This one is cryptozoology, but I’ve been filming paranormal content for many years. It’s hard to say, because I actually tried to do other documentaries that are outside the unexplained, and this just keeps coming back to me for some reason. I do search it out if I feel that there’s a good story out there. But with the bigfoot one, it was quite interesting, because I always wanted to do something on that topic, and all I had to do is just wait for the right moment and for the right story to emerge. Also, I had to wait for the right equipment to come up, too, which helped considerably.

Can you tell us about that aspect?

Absolutely. I think it’s very important, because I’ve been doing this since the early 2000s, and just knowing and seeing the development of technology from there to what it is today… And I think that independent filmmakers are blessed in today’s world. It’s probably the best time to be an independent filmmaker now.

Especially with Blackmagic Design, with the specifications… I mean when I first heard about the Blackmagic Pocket Cinema 4K, before it was released, I read the specs and I couldn’t bloody believe it, to be honest. I thought, ‘now, this is too good to be true.’ I actually placed a pre-order and I was one of the first ones in Australia to get the Blackmagic Pocket Cinema 4K when it came out, and basically, mate, to be able to use something like that and the output that it has, and the quality, and the 10-bit format, it’s just absolutely incredible. It makes everything so much easier. It looks professional, and we obviously modify it to our own needs. You can obviously put adapters on. I use a speed booster on mine, but also using DaVinci Resolve, it’s just, wow. Instead of having a glitchy program, this thing just rendered like a boss at the end and I had no problems whatsoever. These guys are fantastic, both with their hardware and their software.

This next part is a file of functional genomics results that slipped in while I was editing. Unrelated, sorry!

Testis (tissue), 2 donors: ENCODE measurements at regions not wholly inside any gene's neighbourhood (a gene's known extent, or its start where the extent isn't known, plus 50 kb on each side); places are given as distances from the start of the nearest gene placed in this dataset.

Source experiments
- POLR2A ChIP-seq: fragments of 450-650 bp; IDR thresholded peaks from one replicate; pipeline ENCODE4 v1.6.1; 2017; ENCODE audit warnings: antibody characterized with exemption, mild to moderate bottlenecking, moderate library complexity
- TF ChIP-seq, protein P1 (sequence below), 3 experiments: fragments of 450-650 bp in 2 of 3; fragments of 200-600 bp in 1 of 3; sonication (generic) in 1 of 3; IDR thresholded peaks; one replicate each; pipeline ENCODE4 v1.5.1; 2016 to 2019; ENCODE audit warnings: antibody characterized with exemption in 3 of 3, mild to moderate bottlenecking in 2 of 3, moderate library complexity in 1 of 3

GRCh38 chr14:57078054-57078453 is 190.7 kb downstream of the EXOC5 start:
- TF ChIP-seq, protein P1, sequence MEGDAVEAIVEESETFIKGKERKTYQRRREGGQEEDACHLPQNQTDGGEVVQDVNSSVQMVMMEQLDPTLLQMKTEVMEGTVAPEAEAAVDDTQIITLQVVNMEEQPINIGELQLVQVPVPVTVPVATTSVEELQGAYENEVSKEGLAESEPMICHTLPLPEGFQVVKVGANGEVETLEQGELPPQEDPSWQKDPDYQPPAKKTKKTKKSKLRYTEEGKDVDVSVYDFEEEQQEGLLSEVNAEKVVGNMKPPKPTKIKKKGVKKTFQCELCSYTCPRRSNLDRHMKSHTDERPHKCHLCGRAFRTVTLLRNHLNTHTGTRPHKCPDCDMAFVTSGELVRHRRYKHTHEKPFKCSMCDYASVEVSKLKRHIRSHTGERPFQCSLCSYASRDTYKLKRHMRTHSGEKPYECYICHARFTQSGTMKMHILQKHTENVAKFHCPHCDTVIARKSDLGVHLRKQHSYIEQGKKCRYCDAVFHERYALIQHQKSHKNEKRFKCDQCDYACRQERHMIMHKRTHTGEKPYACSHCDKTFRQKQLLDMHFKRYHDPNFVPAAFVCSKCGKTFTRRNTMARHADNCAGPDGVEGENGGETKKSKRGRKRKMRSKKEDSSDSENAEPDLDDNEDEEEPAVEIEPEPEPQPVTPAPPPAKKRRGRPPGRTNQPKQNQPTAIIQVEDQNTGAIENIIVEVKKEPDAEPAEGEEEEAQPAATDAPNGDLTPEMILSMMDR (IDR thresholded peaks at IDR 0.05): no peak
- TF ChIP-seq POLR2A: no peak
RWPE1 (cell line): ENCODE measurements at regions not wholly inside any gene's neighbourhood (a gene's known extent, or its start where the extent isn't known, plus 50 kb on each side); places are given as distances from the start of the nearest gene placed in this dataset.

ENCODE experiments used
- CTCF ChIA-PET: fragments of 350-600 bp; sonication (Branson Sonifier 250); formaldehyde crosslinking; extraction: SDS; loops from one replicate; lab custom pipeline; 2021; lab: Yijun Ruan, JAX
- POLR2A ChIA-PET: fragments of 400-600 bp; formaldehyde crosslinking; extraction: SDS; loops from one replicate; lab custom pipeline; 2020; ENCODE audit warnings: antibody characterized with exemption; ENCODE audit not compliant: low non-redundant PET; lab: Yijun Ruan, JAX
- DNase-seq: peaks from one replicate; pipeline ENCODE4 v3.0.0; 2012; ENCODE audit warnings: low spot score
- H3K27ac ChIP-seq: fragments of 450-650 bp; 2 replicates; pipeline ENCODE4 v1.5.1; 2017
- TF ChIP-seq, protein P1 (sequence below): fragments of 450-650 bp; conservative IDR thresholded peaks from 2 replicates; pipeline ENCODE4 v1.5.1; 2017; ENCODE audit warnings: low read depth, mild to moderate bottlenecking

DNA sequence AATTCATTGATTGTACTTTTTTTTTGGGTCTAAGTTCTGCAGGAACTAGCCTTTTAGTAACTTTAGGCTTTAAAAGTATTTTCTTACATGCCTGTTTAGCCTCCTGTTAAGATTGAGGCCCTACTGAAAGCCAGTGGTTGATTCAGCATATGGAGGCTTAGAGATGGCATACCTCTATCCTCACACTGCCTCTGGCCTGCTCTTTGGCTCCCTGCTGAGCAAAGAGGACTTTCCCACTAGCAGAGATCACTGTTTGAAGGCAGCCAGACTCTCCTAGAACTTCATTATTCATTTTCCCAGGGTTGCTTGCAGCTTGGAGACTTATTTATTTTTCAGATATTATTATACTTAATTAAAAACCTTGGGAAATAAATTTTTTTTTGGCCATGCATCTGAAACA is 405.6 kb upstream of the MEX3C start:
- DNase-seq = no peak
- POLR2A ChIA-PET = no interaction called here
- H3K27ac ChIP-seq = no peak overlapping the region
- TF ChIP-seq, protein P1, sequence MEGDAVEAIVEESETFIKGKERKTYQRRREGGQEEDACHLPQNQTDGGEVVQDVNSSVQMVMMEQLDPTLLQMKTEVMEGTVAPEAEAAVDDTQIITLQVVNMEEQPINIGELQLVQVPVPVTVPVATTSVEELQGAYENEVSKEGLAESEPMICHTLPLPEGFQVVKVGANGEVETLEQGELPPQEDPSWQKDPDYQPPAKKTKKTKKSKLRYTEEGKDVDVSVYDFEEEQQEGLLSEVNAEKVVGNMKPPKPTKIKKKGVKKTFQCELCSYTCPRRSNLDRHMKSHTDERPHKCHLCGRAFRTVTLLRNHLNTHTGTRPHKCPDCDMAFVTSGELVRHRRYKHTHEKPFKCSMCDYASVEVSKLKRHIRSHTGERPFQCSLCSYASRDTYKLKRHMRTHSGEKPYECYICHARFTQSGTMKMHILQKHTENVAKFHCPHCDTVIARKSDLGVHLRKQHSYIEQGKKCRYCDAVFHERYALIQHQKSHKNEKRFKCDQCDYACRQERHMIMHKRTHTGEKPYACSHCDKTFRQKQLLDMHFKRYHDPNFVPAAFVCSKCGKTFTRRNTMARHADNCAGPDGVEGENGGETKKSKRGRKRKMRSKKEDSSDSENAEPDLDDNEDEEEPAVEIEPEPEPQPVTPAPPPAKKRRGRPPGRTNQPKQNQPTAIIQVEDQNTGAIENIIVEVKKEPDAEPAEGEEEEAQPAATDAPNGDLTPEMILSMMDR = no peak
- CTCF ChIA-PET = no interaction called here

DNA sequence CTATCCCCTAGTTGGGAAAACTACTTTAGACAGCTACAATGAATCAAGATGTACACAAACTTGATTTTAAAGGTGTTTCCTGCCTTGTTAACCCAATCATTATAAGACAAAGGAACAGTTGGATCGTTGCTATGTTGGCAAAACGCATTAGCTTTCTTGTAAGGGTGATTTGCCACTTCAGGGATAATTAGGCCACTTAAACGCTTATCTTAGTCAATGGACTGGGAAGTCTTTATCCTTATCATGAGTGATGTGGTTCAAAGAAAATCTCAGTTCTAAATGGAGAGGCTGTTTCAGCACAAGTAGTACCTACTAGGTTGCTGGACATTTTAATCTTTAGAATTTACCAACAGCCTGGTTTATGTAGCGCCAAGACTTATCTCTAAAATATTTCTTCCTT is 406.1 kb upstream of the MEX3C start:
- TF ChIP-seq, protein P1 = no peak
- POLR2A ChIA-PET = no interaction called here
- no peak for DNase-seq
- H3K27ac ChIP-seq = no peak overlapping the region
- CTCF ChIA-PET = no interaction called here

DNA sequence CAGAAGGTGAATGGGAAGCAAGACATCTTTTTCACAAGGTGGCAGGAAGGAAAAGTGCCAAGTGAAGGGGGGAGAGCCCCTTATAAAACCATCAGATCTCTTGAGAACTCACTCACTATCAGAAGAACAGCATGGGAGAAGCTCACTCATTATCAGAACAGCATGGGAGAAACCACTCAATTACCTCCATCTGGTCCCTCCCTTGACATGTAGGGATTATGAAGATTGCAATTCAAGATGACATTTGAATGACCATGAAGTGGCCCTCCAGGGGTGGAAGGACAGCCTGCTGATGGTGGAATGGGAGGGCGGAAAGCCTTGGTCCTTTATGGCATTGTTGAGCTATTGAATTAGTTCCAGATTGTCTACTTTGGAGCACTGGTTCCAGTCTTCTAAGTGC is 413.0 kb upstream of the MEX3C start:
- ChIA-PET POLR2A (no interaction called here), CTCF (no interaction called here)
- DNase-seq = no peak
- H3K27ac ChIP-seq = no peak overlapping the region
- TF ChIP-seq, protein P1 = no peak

These days, a lot of the streaming companies require high specs on the footage, so was that also a consideration when choosing what equipment to use?

Definitely, that was one of the biggest things that I was looking at. This little camera outdoes some of the larger cameras on the market, and it’s only a fraction of the price. I’m contemplating getting the 6K version simply because it’s got the autofocus function on it, so I can use it for more run and gun. This one, I usually use it for face to camera and also doing some really nice B rolls, especially slow motion. It does a 120 FPS at full HD, so that’s fantastic for me. It’s very smooth, very fluid, slow motion stuff, so a lot of establishing shots I’ve used that for. The specs are there, they’re screaming at you and nobody can actually now have an excuse not to make a film, because the technology is there. Th opportunity’s there. All you need now is having the right content.

What’s the end goal for Track, and have you sold it already?

We have a distributor over in the States, and the launch date is 21st April, so it’s currently on pre-order on DVD and Blu-ray over at Target and other sort of outlets over in the States. In Australia, I’m trying to find out if we can actually get this released on DVD and Blu-ray, but it will definitely be on most of the usual sort of digital platforms anyway.

Do you find the support for what you’re doing is coming from the States where there’s a bigger population mass?

Absolutely. Mate, as an independent filmmaker, I’ve got a good friend of mine who did Australien Skies, and he also got an American distributor. I think that being an Australian independent filmmaker, it’s a very hard to crack the Aussie market because America has the population, they’ve got the power and everything else to be able to pick up good content, and to give you the audience that you want on a global scale.

For more information on Track: Search for Australia’s Bigfoot, head over to its website